All Type 3 silver three-cent pieces were struck at the Philadelphia Mint. Over the fifteen years represented by the design, 1,581,490 business strikes were produced. This is a misleading figure, however, as most of these coins were produced from 1859 through 1862. After 1862, virtually no silver three-cent pieces found their way into the channels of commerce, and both the business strikes and proofs remaining on hand at the Mint in 1873 were melted in the summer of that year. As a result, business strikes from 1863 to 1873 are great rarities. Consequently, few collectors are willing to attempt completion of a set of business strikes of the Type 3 design, and today silver three-cent pieces are almost exclusively used as type coins.
Oddly enough, some high grade business strikes known from this period actually came from proof sets. Apparently, in the 1860s and `70s, the Mint was not careful about the distinction between the two methods of manufacture, and if a proof was not available for sets a business strike was substituted. Proofs were made in each year of the Type 3 series and the scarcest date is the proof-only issue of 1873, of which only 600 pieces were struck. At least two business strike overdates exist: the relatively common 1862/1 and the very rare 1869/8. An overdated proof is known—the 1863/2—a rarely encountered coin that is technically a restrike and apparently produced in 1864, along with some restrike proofs bearing that date.
When grading silver three-cent pieces, it is often necessary to use a magnifier because of the small size of the coin. Wear first shows on the top ridges of the star on the obverse and on the Roman numeral on the reverse.
Counterfeits were made in large numbers during the Civil War, but the date and lettering differ from authentic pieces, and these pieces were not struck in silver but in some form of so-called German silver (a nickel alloy). Dangerous forgeries surfaced in 1984 of the 1864-dated restrike. These pieces allegedly originated in England and differ from genuine coins, as the digits of the date are thinner and placed higher in the field and all show a dent on the lower left corner of the obverse star.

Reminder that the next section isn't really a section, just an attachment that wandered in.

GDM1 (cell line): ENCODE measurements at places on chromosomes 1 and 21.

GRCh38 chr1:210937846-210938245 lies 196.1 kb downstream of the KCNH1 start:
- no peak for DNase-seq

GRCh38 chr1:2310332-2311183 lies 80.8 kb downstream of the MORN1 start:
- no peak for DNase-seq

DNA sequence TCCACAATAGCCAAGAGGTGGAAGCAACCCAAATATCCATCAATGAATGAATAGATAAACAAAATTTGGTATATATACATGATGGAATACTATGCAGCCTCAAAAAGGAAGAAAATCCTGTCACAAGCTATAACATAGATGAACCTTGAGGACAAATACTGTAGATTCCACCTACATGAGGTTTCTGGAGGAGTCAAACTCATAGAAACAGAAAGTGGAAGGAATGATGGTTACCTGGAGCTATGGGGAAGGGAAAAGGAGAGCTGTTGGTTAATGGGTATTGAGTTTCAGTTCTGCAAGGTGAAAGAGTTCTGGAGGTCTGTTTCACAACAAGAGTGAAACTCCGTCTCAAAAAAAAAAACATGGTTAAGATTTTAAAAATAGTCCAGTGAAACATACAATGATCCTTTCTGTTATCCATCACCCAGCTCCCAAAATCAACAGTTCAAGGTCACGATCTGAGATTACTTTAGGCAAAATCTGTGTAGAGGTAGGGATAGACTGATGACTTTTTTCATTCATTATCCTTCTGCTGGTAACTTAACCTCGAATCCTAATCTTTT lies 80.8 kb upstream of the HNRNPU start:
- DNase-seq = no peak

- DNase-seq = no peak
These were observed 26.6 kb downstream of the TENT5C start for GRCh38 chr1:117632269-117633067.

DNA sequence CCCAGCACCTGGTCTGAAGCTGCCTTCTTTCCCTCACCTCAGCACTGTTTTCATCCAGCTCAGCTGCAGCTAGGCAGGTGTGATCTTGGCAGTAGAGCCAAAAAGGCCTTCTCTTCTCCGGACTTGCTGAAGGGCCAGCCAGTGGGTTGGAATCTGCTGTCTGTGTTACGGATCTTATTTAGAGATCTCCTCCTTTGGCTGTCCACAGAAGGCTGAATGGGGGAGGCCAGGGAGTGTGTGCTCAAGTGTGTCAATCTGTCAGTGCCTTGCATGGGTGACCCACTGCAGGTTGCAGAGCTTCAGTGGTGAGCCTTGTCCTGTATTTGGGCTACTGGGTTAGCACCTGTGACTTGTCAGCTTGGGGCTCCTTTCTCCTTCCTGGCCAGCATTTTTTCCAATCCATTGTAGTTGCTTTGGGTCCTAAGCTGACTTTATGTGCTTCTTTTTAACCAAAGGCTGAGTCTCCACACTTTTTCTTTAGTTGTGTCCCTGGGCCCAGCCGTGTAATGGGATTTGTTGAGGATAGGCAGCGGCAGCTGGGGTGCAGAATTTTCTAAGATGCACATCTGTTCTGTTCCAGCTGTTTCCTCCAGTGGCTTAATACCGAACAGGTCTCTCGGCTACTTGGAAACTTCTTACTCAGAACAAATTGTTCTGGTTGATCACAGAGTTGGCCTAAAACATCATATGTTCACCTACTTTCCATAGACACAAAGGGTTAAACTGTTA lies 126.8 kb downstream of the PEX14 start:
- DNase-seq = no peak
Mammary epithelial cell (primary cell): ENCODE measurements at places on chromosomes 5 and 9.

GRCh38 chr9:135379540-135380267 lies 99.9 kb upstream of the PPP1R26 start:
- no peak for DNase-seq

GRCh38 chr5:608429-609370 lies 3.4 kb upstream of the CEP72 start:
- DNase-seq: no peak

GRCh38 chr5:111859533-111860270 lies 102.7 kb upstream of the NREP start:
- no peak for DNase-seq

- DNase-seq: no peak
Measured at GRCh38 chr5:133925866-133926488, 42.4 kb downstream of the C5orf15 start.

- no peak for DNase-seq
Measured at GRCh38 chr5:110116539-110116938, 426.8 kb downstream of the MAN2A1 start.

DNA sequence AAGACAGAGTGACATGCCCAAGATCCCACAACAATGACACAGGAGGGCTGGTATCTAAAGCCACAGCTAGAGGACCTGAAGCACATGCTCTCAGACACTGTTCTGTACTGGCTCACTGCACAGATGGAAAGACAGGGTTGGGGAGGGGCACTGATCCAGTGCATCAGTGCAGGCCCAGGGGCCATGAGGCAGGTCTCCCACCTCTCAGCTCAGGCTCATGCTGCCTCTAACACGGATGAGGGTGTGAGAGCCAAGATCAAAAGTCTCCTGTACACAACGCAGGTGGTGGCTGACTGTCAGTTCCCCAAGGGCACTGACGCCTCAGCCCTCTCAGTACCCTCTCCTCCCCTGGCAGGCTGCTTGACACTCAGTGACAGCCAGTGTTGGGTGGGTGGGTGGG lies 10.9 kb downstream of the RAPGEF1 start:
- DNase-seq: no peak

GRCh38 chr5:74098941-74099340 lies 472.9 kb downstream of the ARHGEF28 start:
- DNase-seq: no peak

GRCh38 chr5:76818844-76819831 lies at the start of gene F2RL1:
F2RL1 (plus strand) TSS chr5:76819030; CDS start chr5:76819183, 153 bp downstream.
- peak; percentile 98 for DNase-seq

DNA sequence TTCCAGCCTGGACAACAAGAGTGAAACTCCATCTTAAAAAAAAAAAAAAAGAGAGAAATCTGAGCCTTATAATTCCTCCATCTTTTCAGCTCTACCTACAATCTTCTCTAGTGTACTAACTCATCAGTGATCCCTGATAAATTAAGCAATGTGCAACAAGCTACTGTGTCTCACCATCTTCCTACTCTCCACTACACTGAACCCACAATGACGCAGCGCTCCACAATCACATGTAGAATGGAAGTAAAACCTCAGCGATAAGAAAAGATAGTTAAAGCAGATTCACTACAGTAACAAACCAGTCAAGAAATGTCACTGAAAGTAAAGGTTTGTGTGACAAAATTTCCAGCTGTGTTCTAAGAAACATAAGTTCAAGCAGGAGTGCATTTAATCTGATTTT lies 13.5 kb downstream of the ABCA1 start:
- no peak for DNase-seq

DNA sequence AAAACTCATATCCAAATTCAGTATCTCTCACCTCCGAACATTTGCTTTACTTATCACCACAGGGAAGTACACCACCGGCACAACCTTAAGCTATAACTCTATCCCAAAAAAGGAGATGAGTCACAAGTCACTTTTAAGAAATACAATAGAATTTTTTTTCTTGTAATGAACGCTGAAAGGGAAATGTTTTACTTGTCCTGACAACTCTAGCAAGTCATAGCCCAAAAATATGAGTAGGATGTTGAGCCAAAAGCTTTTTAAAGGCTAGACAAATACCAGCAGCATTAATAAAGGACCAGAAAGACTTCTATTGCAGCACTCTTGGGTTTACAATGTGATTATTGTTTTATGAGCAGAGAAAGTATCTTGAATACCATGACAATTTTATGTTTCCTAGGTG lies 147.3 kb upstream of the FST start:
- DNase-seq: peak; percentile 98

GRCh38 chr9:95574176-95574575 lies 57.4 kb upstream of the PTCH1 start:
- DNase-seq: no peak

When silver three-cent pieces were abolished by the Mint Act of 1873 few people noticed. The coins had not been seen in circulation since the early days of the Civil War, and they had become redundant to the nation’s coinage needs when the nickel three-cent coin was successfully introduced in 1865. Today, only numismatists remember these tiny coins and the important part they played in the nation’s coinage system in the 1850s and the early days of the Civil War.
Diameter: 14 millimeters
Weight: .75 grams
Composition: .900 silver, .100 copper
Edge: Plain Net
Weight: .0217 ounce pure silver
BIBLIOGRAPHY: Bowers, Q. David, United States Coins by Design Types, Bowers and Merena Galleries, Wolfeboro, NH, 1986. Breen, Walter, Walter Breen’s Complete Encyclopedia of U.S. and Colonial Coins, F.C.I./Doubleday, New York, 1988. Carothers, Neil, Fractional Money, A History of Small Coins and Fractional Paper Currency of the United States, John Wiley & Sons, London, 1930. Taxay, Don, The U.S. Mint and Coinage, Arco Publishing Co., New York, 1966.